Here is what happened Tuesday night in Boston:
The Vancouver Canucks beat the Boston Bruins, 2-1, even though Boston outshot Vancouver, 41-28. The Bruins couldn’t solve Canucks’ goaltender Eddie Lack, who played quite well, despite giving up what seemed to be a ton of rebounds. Bruins’ head coach Claude Julien spoke after the game about the team’s lack of finish, but didn’t seem too concerned about the team’s overall effort. The Bruins’ players tried to take positives away from the loss, though their grip on the final Wild Card spot in the East is beginning to loosen.
And that’s it. That’s basically all that happened. Seriously – that was the game. If you’re looking for more than that from a game recap, it’s probably best to stop reading here.
Instead, let’s talk about parallels. And tradition. And maybe about how we got here.
On June 15, 2011, the Boston Bruins won the Stanley Cup against the same team that they played on Tuesday night, the Vancouver Canucks. Where were you? I was at home in Rhode Island, watching Game 7 with my dad and brother. I’ve written about this before here.
On Tuesday, my dad and brother were at the TD Garden for another Bruins/Canucks game. Technically speaking, it was the first time we’ve been together to watch these two teams play each other since the Stanley Cup Final.
The teams are different now – much less elite, painfully mortal, if you will. The rosters have changed, as have the starting goaltenders. There’s very little about either of these two teams or scenarios that can be compared to what happened during the 2011 postseason. Four years ago is a memory – though a pleasant one, at that. It’s one where I’ll look back as years go on and remember less and less about the specific details of the game but rather, who I was with and where I was. It’s why, at least for me, Tuesday night’s game deserved more than just the regular, trite game recap, even if the on-ice product called for just that.
My dad got me into hockey at a young age, both playing and watching it. By the time I was 5 years-old, my favorite book was the 1991-92 Boston Bruins Media Guide with Ray Bourque on the cover – I’m pretty sure my parents still have it at their house. My younger brother had a similar upbringing. While my first, vivid memories of hockey revolve around Cam Neely as a player, his are probably Patrice Bergeron’s rookie season as a Bruin. Anytime the three of us are able to watch a game together, even if it means in different parts of a building when they make the trip to Boston as fans, it’s special. I hope this isn’t an uncommon theme for most.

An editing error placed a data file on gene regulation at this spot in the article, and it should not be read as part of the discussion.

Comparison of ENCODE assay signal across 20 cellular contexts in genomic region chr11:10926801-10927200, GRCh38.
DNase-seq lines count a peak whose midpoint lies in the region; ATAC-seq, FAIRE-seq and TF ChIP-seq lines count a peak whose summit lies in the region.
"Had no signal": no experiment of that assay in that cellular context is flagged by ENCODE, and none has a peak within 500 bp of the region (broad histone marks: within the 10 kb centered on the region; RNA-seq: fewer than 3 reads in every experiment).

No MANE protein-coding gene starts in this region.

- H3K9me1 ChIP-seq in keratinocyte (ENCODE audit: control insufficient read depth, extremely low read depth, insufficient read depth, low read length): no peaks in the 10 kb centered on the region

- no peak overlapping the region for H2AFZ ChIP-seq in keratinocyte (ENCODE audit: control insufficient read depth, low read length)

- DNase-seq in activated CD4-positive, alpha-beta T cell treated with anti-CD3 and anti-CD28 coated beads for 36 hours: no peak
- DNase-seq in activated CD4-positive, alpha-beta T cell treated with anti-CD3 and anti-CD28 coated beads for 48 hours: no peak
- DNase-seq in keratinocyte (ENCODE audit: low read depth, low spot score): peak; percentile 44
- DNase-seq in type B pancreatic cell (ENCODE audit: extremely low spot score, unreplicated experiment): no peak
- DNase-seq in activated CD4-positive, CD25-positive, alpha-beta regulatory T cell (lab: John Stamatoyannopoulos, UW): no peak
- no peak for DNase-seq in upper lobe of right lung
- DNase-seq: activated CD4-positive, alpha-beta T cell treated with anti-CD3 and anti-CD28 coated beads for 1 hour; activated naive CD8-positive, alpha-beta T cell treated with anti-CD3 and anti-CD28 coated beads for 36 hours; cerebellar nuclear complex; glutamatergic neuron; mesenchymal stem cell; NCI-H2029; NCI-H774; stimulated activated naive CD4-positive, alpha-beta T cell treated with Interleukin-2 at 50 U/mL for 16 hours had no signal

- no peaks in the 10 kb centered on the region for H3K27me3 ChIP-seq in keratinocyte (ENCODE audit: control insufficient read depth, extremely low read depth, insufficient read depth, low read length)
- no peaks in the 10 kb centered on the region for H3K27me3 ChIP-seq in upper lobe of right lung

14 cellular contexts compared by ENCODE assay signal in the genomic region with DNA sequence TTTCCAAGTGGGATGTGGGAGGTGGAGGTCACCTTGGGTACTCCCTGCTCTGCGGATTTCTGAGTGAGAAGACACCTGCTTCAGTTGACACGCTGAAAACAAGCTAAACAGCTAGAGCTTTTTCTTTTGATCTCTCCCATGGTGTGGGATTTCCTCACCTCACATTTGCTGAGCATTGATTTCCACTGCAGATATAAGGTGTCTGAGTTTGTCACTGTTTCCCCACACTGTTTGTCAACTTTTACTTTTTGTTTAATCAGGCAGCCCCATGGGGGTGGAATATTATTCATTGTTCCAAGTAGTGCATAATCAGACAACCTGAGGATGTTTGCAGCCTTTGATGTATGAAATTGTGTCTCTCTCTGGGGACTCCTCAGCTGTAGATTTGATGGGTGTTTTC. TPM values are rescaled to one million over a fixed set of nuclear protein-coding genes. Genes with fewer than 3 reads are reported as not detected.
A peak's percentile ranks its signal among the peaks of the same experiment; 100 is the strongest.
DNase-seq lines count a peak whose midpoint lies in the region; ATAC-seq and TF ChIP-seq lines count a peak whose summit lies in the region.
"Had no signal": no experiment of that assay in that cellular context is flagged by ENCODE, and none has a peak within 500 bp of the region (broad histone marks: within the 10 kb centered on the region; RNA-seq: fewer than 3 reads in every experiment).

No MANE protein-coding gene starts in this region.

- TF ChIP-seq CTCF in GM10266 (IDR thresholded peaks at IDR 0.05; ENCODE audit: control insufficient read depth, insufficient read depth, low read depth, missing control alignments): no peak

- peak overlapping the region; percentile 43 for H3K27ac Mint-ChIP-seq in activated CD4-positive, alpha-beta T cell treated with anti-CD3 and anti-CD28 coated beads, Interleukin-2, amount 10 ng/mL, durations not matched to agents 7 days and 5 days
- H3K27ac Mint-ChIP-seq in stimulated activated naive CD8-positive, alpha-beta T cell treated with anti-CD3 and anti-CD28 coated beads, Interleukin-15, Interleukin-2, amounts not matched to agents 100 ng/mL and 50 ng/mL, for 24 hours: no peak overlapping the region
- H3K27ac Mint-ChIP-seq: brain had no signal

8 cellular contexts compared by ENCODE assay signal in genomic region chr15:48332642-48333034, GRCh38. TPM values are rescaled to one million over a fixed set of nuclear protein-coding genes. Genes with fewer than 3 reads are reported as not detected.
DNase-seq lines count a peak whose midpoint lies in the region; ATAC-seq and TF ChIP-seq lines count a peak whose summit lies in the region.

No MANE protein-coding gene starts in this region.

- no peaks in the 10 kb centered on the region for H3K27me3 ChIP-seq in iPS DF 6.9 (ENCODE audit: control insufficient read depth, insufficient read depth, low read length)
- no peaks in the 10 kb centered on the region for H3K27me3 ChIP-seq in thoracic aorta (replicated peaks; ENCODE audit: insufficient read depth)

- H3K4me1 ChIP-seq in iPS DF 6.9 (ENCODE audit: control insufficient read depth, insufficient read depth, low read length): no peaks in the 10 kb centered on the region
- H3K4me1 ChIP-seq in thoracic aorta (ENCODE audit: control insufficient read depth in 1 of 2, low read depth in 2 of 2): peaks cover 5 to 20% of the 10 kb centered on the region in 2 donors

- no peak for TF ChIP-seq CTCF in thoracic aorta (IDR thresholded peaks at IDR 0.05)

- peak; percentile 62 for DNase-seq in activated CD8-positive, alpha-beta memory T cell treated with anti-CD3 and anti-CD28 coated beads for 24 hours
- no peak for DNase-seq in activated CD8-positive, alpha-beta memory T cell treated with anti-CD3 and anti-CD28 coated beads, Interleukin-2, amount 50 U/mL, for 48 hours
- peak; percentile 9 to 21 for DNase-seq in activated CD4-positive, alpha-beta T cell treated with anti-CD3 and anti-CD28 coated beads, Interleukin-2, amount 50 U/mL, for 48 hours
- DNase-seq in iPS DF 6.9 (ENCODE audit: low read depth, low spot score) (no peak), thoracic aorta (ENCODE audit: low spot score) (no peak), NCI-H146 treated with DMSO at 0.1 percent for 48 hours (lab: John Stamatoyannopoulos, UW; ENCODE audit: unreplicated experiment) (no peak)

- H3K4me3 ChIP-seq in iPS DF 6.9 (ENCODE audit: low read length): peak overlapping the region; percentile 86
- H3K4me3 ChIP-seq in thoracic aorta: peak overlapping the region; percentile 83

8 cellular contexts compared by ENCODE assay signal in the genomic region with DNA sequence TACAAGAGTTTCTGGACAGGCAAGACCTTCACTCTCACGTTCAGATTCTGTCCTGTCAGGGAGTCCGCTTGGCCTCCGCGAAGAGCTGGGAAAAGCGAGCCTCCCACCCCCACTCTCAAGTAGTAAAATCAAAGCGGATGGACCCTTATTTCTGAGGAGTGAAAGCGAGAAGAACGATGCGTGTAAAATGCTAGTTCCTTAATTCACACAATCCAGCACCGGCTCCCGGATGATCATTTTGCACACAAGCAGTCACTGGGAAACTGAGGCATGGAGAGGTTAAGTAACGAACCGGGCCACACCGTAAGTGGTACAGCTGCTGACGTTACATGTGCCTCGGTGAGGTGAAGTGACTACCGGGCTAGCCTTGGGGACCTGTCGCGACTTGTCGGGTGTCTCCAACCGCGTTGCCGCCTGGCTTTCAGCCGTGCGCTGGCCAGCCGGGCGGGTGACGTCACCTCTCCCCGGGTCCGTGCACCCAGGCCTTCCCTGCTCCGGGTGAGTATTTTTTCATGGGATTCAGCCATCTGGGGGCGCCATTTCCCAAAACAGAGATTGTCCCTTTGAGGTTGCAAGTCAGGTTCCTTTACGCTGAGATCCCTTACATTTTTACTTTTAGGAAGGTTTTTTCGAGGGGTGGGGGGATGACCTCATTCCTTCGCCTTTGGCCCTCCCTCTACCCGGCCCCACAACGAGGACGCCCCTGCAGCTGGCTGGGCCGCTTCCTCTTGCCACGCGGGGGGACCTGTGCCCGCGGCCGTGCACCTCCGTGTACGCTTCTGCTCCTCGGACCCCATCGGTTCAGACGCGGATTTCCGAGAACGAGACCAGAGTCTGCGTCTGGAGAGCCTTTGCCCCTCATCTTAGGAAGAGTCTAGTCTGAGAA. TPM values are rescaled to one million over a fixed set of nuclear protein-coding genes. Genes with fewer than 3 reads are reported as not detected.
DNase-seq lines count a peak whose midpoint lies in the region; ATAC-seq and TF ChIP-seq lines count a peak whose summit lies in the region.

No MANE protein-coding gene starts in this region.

Sometimes you’re just born into something. I’ve always felt that way about hockey and I’m pretty sure my brother feels the same way about the sport. When that happens, you get to create these magnificent moments of tradition and bonds that last longer than any detail about a game would with those who feel it, too. You’ll hold onto those. If you’re lucky, they’ll be what makes midwinter games in February between two meddling teams worthwhile.
I’m not going to remember much about Tuesday night’s Bruins game in a few months. You probably won’t, either. In fact, I’ll go deeper and say that there’s going to less of a chance about remembering much from this season, just like years’ past. But those moments? Nah. You don’t forget those.
The theory is that fans root for the teams, while media root for storylines, or for certain players to succeed and reach personal achievements. And that’s all. No in between. I think that after covering the Bruins professionally for six years and being a fan of the team for years prior to that, I’ve figured out the middle ground. I think you root for moments – at least, that’s where I’m at.
I root for games that I can experience with my dad and brother, the two people who are just as crazy about hockey as I am. I root for the times where we’ll sit together in my parents’ living room in late Spring/early Summer, not knowing which Bruins team will show up when something important is on the line. I root for times like 2011, 2013, and even 2015, when the Bruins kind of suck because it’s something to talk about. It pieces these moments together for a storyline way more important than any media member can string together.
And this can happen with anyone. Maybe you watch hockey with a bunch of friends, your significant other, your spouse, your kids, your grandkids, your grandparents – it doesn’t really matter whom because everything else becomes secondary.
I guess what I’m saying is that I root for hockey at its purest form: experiencing the game with people who matter, no matter the situation.
The Bruins lost on Tuesday night, but it wasn’t going to spoil my dad and brother’s (likely) only trip to the Garden this season. After the game, I texted my brother (who earlier said that he can’t remember the last time he saw the Bruins win at a game he’s been at), apologizing that he didn’t catch a better game. His response? “I don’t care. I was just happy to be there.”
See? Hockey at its purest form.
The Bruins are a frustrating team to watch this season, whether you’re cheering for them or writing about them. Stepping back and realizing that it’s not about the results of a game or stats of a certain player, but instead enjoying the greatest sport on earth for what all that it’s worth is anything but frustrating.
How can you not root for that?
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